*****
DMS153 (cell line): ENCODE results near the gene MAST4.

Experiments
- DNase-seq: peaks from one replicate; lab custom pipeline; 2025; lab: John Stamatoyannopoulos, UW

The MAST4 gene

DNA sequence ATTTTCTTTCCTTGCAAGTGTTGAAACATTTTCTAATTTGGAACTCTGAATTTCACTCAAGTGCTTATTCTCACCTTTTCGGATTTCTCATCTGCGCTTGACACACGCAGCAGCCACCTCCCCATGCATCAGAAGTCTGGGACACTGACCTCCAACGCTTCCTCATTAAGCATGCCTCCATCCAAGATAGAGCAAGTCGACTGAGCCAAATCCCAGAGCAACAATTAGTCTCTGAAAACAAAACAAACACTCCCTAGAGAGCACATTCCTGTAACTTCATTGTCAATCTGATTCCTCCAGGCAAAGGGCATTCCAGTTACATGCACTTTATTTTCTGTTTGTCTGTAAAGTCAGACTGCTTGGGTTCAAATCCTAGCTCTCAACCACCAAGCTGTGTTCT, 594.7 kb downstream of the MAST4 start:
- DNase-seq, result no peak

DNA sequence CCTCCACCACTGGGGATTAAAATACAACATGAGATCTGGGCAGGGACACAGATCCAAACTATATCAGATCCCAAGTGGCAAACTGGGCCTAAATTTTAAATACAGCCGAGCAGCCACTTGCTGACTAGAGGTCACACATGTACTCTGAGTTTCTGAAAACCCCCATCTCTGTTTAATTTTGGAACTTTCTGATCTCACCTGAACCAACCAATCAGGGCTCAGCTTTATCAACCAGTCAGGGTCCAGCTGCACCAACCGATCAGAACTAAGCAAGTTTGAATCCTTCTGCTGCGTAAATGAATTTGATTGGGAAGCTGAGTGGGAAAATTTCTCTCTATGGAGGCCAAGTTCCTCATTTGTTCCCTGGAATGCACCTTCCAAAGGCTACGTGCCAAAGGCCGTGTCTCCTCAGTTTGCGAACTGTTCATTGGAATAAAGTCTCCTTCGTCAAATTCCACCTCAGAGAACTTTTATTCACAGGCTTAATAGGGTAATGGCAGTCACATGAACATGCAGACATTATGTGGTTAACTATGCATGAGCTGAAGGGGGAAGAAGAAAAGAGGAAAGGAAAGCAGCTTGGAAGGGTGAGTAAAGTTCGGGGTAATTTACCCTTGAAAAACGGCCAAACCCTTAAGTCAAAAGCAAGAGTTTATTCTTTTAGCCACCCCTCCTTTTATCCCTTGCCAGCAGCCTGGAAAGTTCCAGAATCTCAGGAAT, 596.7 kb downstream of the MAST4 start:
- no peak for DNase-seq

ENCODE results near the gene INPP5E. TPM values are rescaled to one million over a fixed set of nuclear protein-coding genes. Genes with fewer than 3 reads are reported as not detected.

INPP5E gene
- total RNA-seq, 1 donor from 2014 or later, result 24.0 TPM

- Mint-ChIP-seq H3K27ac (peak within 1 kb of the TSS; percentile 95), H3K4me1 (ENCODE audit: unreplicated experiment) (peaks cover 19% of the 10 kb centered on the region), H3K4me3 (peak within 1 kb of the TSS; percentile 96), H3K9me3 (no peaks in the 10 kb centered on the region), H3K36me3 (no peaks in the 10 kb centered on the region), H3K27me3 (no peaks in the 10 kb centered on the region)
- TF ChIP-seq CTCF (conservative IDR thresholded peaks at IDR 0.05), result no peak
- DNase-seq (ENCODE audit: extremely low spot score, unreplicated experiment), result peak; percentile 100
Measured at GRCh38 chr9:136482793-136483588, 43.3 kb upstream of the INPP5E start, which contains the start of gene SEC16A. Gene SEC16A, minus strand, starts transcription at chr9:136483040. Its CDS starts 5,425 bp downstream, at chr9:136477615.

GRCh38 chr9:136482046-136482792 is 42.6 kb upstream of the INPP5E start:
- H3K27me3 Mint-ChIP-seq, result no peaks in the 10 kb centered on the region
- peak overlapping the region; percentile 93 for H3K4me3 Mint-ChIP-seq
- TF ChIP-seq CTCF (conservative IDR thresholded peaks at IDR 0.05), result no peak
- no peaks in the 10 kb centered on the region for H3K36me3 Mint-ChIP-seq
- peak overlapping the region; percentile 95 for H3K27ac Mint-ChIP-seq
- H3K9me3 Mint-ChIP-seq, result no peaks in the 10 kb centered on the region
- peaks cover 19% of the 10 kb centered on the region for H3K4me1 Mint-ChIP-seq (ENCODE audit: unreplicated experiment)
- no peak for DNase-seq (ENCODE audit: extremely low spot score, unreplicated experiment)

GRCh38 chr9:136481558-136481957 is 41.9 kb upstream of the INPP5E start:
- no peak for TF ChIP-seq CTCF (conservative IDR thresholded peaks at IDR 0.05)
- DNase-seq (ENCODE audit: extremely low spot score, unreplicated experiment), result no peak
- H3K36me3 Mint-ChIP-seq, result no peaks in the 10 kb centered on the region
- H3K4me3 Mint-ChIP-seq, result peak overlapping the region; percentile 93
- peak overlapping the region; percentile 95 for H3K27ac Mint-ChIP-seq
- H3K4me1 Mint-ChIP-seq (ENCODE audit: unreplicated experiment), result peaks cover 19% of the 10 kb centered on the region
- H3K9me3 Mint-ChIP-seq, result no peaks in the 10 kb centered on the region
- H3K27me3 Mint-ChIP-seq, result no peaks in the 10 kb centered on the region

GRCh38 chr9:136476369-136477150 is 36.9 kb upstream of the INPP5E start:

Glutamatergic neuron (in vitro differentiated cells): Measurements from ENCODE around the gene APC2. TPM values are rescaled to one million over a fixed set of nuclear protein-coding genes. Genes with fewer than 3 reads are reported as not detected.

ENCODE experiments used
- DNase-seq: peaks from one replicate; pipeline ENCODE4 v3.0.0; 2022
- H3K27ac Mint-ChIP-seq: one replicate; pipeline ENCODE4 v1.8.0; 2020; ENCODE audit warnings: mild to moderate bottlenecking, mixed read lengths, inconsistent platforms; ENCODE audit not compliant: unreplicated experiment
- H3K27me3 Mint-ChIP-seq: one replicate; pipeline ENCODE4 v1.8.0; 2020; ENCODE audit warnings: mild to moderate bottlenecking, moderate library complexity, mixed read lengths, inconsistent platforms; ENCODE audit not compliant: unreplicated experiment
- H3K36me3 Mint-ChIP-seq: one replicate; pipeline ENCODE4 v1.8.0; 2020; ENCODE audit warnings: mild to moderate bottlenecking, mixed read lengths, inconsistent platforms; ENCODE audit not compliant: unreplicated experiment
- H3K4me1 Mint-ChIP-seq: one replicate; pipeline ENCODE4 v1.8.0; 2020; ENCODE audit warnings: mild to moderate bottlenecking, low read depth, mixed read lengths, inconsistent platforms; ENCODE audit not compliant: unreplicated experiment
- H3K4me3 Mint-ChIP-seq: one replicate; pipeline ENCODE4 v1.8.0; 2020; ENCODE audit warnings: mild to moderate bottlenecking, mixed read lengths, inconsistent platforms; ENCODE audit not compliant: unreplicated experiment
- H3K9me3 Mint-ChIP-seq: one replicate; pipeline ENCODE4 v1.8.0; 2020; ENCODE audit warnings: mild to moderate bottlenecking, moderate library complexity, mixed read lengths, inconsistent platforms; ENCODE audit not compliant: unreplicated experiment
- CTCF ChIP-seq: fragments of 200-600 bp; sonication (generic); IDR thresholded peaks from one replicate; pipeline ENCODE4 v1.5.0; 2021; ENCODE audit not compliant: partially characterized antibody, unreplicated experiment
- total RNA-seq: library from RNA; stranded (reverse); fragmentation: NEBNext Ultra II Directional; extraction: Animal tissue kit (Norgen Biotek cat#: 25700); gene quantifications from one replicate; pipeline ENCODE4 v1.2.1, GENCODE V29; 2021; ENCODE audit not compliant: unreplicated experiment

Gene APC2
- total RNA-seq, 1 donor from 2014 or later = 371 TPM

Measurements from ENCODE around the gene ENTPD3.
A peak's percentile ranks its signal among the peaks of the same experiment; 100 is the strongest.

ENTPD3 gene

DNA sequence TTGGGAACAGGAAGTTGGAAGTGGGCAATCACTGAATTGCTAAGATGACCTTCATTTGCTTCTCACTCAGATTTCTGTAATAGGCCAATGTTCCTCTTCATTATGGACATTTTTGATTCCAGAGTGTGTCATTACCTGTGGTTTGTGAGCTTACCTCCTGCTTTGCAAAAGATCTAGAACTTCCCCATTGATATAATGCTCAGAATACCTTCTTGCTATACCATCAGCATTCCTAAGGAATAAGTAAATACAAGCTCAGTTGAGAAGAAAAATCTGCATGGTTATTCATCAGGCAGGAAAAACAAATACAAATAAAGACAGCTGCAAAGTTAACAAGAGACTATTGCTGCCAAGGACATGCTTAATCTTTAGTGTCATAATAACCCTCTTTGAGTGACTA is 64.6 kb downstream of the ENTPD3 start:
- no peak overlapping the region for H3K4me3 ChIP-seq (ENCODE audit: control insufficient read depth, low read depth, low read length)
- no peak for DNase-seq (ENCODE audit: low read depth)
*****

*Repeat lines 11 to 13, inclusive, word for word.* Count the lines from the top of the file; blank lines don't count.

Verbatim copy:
- total RNA-seq, 1 donor from 2014 or later, result 24.0 TPM

- Mint-ChIP-seq H3K27ac (peak within 1 kb of the TSS; percentile 95), H3K4me1 (ENCODE audit: unreplicated experiment) (peaks cover 19% of the 10 kb centered on the region), H3K4me3 (peak within 1 kb of the TSS; percentile 96), H3K9me3 (no peaks in the 10 kb centered on the region), H3K36me3 (no peaks in the 10 kb centered on the region), H3K27me3 (no peaks in the 10 kb centered on the region)
- TF ChIP-seq CTCF (conservative IDR thresholded peaks at IDR 0.05), result no peak